A new study uncovers potential links between secondhand smoke and type 2 diabetes and obesity. Fortunately, the number of smokers is on the decline, but will that reduce rates of diabetes and obesity?
The association between smoking and risk factors for respiratory, cardiovascular, and metabolic diseases is widely documented, as are the respiratory and cardiovascular risks for those exposed to secondhand smoke, also known as “passive smoking.”
Potential endocrine disruptions in this latter population, however, were not well studied until a team of researchers from Charles R. Drew University of Medicine and Science in Los Angeles, California, decided to look at what effect secondhand smoke exposure might have on glycemic parameters, on the heels of a recent meta-analysis that demonstrated a link between passive smoking and relative risk of developing type 2 diabetes.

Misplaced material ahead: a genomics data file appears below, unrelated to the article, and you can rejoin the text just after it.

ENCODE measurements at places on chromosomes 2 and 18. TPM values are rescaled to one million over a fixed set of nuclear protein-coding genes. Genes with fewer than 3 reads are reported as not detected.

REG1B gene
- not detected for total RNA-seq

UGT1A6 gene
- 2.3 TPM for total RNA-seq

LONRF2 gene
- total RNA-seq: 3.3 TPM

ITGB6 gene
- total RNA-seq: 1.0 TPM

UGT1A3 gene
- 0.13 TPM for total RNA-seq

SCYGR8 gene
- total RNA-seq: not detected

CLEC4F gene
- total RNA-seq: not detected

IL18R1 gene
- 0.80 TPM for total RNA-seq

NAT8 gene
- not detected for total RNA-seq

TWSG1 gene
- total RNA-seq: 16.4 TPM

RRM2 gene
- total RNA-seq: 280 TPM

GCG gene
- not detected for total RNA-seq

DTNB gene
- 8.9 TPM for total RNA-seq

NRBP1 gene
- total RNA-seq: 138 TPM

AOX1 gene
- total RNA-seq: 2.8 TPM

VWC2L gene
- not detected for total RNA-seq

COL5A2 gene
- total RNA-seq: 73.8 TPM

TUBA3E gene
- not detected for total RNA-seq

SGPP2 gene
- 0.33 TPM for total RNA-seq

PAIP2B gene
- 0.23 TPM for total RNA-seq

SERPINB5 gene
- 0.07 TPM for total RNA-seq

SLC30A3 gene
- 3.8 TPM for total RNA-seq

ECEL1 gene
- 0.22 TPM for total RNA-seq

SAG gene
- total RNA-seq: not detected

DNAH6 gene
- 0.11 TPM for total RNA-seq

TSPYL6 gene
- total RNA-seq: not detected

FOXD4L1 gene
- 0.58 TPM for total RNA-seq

Type 2 diabetes being so strongly associated with obesity begs the question: Are secondhand smoking and obesity interrelated? “I realized that primary smokers may know what they are getting into when they light up, but those exposed to secondhand smoke are innocent bystanders exposed to smoke that may have detrimental effects on their health,” says researcher Theodore C. Friedman, MD, PhD, chief, Division of Endocrinology, Metabolism and Molecular Medicine. “I read some articles in the lay press that the effects of secondhand smoke were exaggerated, which I knew was wrong. I wanted to study the metabolic effects of secondhand smoke to see if those exposed to secondhand smoke have higher rates of diabetes as well as increased body weight.”